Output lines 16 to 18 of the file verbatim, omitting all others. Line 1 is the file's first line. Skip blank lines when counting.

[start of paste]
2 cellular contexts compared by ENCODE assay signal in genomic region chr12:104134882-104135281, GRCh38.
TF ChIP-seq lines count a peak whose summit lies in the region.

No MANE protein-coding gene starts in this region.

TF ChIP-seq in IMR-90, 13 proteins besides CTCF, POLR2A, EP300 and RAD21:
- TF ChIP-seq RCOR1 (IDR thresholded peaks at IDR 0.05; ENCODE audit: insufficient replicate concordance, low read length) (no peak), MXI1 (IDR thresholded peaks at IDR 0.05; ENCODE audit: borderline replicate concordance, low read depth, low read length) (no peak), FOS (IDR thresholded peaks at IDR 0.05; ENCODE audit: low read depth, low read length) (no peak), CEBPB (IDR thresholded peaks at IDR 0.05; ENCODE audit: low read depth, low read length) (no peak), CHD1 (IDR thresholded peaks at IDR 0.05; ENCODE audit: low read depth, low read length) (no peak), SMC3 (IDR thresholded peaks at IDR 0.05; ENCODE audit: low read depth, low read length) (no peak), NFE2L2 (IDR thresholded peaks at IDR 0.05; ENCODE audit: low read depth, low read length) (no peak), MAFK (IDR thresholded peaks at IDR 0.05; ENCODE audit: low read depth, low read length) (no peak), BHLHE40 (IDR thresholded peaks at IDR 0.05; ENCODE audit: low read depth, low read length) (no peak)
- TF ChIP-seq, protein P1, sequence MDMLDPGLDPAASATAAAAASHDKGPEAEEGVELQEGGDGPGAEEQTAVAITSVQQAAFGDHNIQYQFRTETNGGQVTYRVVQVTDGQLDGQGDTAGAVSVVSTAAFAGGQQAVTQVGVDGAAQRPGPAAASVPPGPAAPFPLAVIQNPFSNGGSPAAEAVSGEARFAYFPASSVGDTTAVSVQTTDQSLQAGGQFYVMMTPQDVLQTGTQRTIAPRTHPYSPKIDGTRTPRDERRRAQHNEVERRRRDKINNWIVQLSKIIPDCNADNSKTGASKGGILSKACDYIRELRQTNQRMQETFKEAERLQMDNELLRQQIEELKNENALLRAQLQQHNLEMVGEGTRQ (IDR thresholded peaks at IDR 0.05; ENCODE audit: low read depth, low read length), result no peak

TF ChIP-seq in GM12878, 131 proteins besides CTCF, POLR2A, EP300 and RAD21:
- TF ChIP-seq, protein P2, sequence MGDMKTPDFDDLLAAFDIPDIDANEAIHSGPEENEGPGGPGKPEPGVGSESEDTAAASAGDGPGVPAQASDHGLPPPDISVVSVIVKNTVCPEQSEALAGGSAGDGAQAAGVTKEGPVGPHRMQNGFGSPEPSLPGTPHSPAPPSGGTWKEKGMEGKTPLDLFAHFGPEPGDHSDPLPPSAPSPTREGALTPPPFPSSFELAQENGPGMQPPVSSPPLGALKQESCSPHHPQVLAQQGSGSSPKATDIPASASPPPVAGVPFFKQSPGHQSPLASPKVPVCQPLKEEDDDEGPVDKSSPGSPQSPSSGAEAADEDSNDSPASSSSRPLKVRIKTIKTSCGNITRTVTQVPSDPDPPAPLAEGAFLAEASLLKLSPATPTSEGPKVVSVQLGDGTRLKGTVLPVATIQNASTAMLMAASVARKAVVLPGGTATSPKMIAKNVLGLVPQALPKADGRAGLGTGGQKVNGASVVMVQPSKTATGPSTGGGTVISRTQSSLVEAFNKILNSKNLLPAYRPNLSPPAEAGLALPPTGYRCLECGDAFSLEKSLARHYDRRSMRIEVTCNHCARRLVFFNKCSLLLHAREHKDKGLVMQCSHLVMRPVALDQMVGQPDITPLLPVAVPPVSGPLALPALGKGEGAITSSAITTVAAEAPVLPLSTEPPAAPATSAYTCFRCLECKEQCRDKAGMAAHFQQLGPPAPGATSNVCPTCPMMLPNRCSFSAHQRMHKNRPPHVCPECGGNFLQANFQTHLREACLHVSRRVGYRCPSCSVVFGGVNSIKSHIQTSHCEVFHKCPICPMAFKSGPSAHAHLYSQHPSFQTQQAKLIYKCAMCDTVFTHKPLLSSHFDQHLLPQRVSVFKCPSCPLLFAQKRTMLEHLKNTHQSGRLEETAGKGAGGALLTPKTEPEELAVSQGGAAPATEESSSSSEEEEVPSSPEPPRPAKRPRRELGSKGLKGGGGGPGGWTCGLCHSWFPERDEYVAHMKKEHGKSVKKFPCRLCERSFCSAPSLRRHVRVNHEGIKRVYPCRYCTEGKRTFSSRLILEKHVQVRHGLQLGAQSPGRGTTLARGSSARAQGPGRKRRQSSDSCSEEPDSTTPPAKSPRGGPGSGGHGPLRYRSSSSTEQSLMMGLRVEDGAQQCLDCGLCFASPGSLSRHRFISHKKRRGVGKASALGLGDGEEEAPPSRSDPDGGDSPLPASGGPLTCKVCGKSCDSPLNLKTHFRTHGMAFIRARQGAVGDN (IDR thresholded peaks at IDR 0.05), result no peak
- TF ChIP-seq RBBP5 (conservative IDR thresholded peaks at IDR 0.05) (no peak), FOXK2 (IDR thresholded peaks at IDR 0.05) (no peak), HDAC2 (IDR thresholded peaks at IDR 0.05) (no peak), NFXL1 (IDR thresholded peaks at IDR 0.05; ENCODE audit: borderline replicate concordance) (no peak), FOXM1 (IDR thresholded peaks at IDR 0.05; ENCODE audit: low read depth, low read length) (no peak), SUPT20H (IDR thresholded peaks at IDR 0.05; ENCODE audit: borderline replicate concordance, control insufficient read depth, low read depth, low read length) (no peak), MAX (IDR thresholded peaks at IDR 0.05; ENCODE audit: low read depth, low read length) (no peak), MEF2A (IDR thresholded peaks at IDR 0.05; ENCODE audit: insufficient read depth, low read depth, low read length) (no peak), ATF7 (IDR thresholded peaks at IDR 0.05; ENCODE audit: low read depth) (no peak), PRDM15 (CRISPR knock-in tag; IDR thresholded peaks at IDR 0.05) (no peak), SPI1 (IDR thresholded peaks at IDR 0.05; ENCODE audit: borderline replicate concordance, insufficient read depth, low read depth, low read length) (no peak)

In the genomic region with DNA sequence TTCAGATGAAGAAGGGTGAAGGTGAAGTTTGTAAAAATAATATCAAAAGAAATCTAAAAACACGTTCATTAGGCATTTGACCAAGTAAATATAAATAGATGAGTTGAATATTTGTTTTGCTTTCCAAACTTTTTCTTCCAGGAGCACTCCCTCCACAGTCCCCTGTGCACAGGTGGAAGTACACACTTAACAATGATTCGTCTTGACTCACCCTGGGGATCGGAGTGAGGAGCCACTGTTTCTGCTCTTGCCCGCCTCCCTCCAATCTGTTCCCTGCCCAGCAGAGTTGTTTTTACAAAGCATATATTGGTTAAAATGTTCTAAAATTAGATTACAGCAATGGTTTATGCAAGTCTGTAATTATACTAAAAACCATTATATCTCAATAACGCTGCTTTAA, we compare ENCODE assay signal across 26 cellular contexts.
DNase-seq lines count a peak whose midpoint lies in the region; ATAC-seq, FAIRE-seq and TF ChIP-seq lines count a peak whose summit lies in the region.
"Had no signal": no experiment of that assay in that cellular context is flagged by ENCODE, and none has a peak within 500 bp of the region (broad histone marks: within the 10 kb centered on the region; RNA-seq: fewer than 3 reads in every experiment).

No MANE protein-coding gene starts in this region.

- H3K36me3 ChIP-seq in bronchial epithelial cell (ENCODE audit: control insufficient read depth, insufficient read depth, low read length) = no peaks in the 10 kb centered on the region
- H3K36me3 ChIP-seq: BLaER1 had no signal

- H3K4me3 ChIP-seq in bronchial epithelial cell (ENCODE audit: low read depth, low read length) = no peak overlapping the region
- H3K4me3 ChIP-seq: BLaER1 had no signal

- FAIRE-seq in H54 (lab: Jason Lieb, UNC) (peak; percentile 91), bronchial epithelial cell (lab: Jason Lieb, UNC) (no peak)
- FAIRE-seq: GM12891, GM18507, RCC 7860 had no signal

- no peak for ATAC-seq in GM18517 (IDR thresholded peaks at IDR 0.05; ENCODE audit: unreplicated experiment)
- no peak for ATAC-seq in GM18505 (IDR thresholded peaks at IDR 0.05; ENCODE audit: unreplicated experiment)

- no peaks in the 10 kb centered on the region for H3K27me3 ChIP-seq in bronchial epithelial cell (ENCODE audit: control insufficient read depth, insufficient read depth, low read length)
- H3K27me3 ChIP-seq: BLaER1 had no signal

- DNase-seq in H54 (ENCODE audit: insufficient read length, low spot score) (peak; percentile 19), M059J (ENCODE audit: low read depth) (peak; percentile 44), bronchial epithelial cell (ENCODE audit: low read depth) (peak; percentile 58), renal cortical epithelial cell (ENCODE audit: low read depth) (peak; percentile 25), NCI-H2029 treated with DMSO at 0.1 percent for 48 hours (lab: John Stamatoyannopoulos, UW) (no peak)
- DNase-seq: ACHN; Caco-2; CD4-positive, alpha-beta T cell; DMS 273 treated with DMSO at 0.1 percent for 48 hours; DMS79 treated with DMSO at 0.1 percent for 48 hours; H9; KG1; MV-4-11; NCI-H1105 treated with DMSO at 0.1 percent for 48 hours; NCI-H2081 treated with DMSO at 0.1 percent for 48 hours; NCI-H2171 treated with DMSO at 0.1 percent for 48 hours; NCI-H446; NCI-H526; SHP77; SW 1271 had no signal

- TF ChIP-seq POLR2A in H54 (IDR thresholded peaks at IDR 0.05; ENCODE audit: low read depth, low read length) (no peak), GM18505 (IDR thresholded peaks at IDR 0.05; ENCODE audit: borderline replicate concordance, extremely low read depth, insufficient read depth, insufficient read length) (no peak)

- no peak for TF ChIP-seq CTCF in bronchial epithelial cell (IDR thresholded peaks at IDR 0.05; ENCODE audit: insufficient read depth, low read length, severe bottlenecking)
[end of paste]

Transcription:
- H3K4me3 ChIP-seq in bronchial epithelial cell (ENCODE audit: low read depth, low read length) = no peak overlapping the region
- H3K4me3 ChIP-seq: BLaER1 had no signal

- FAIRE-seq in H54 (lab: Jason Lieb, UNC) (peak; percentile 91), bronchial epithelial cell (lab: Jason Lieb, UNC) (no peak)